- to put to death by nailing or binding to a cross and leaving to die of exposure
- to mortify (the flesh) as by asceticism
- to be very cruel to; torment
Origin of crucifyMiddle English crucifien ; from Old French crucifier ; from Vulgar Latin an unverified form crucificare ; from Ecclesiastical Late Latin crucifigere ; from Classical Latin crux, cross + figere: see fix
transitive verbcru·ci·fied, cru·ci·fy·ing, cru·ci·fies
- To put (a person) to death by nailing or binding to a cross.
- To mortify or subdue (the flesh).
- To treat cruelly; torment: crucified the awkward child with teasing.
- To criticize harshly; pillory: The media crucified the politician for breaking a campaign pledge.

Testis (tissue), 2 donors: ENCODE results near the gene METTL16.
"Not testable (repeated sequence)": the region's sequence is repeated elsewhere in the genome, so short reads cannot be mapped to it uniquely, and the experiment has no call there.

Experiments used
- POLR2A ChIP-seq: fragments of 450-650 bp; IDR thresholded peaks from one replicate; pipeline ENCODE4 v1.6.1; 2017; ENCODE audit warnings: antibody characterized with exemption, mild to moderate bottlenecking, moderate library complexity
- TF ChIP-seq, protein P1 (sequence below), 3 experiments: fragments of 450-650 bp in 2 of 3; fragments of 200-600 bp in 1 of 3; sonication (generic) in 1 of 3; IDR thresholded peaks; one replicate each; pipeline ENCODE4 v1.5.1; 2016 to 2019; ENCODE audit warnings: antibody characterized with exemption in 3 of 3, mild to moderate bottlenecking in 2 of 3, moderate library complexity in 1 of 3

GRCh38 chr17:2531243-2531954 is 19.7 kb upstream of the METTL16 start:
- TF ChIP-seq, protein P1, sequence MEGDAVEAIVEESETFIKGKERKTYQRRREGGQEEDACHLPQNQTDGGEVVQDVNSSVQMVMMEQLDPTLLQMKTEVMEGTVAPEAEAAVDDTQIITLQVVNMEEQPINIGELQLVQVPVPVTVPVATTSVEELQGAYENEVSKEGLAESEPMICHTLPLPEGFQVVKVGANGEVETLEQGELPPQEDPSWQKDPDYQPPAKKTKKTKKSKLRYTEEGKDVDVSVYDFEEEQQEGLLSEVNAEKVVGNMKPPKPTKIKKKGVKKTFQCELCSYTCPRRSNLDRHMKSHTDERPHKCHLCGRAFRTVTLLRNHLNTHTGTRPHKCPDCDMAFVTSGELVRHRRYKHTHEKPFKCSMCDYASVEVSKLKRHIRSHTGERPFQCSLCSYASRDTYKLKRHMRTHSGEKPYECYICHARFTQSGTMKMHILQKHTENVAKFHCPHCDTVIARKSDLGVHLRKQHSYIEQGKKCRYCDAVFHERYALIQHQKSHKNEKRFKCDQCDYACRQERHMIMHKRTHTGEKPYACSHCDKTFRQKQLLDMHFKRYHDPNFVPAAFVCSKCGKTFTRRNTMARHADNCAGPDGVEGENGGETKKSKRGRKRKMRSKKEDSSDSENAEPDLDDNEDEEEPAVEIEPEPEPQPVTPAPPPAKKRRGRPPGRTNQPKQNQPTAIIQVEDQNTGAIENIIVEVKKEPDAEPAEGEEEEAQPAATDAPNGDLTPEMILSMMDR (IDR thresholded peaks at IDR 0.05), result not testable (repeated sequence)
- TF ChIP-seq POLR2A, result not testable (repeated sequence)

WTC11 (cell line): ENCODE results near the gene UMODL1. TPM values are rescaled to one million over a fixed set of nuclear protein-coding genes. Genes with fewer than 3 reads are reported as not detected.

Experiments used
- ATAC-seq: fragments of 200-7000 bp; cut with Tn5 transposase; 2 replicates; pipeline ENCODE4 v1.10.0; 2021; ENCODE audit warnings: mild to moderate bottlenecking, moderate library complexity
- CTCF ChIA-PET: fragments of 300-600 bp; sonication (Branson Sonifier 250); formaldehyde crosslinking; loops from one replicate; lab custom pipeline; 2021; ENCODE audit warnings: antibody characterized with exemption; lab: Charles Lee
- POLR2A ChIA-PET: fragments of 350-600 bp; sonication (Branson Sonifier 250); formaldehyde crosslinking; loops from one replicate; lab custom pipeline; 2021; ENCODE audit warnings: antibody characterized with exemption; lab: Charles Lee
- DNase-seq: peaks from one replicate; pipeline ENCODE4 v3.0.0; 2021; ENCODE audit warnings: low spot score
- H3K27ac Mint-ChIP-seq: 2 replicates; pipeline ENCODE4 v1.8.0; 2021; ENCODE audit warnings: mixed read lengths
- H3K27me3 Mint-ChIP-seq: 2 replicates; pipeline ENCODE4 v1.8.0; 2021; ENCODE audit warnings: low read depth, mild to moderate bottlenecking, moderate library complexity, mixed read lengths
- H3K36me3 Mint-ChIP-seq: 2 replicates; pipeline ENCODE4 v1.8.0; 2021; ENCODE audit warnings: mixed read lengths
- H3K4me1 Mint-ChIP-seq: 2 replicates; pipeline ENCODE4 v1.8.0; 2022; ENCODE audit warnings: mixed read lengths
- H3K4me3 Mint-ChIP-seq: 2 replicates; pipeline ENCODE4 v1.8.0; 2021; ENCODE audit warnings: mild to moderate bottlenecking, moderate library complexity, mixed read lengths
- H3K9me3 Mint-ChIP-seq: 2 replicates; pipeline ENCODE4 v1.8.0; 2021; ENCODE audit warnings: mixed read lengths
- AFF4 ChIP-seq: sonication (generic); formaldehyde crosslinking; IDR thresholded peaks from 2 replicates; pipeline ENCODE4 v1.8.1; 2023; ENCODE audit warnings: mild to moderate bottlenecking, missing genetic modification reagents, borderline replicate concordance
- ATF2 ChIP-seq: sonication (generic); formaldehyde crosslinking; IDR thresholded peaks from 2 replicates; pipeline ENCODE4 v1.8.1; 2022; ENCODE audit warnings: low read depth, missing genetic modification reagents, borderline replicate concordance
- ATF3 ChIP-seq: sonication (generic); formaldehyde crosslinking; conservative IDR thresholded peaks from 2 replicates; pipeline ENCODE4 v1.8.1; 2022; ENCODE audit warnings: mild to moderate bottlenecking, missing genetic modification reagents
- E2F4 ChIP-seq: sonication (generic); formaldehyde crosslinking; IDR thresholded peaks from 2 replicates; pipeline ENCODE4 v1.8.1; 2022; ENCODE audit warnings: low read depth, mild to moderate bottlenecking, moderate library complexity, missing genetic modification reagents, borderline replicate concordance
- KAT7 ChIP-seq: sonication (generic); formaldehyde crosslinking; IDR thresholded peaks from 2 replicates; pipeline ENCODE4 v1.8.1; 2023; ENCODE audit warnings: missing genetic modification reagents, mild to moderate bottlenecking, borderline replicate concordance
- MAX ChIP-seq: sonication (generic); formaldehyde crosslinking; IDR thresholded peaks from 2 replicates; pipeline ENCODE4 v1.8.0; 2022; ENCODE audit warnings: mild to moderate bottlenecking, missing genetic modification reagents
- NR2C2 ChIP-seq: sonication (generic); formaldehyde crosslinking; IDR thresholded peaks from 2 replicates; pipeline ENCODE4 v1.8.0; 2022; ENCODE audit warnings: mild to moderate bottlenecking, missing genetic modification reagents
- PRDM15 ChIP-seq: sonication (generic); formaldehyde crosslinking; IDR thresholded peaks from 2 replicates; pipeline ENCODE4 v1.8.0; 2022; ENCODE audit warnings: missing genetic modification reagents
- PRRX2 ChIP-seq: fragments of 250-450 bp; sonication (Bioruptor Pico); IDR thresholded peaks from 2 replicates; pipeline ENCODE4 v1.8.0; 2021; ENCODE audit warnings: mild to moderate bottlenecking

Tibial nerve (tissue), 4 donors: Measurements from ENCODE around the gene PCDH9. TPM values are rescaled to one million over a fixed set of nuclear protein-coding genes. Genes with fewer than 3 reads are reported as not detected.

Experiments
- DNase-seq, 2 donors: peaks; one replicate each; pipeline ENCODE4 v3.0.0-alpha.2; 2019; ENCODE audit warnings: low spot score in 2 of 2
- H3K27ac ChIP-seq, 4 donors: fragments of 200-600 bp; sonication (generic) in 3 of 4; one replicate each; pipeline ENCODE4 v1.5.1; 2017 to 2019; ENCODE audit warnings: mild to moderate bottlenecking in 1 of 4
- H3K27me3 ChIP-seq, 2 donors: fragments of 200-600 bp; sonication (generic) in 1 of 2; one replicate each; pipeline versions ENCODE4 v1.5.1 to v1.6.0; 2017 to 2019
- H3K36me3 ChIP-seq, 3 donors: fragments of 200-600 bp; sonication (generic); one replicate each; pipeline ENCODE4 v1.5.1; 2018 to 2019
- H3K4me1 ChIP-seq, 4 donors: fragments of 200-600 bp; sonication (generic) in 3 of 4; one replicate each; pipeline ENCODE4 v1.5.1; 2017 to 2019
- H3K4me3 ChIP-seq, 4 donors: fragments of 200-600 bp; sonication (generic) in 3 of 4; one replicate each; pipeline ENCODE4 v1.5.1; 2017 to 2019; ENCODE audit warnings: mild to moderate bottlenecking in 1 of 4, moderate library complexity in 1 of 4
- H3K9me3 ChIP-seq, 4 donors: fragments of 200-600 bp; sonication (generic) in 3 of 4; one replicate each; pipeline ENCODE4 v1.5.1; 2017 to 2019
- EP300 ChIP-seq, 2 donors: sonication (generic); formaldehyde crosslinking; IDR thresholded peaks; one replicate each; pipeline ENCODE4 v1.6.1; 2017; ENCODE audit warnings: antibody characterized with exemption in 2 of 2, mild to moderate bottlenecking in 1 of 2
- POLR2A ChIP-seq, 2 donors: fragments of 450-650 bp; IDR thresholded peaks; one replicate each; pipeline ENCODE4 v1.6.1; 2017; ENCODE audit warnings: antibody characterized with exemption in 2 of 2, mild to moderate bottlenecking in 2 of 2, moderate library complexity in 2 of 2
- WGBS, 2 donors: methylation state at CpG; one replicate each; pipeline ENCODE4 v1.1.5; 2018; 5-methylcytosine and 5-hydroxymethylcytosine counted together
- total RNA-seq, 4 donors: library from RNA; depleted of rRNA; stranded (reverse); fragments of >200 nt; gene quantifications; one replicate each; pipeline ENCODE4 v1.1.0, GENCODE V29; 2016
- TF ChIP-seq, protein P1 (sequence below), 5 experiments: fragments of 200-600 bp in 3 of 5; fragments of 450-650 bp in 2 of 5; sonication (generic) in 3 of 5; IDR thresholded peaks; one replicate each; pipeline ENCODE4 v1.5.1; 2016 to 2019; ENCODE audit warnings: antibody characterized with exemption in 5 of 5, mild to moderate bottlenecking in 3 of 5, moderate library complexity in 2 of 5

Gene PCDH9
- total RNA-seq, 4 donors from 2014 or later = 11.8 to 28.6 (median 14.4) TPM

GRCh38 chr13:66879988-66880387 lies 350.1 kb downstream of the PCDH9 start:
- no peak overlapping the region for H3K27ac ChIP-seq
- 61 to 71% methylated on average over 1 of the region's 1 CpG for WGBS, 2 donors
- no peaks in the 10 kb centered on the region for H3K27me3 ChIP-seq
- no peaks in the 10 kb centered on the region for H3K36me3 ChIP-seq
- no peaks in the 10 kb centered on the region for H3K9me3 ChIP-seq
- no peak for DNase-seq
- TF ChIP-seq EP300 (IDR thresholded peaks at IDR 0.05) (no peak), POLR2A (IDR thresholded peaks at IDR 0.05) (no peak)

Origin of crucifyMiddle English crucifien, from Old French crucifier, alteration of Latin crucifīgere : crux, cruc-, cross + fīgere, to attach; see dhīgw- in Indo-European roots.
(third-person singular simple present crucifies, present participle crucifying, simple past and past participle crucified)
- To execute (a person) by nailing to a cross.
- To punish or otherwise express extreme anger at, especially as a scapegoat or target of outrage.
- After his public gaffe, he was crucified in the media.
- (informal) To thoroughly beat at a sport or game.
- West Ham beat Manchester City five nil - they crucified them!
Old French crucefier, from Latin crucifigo.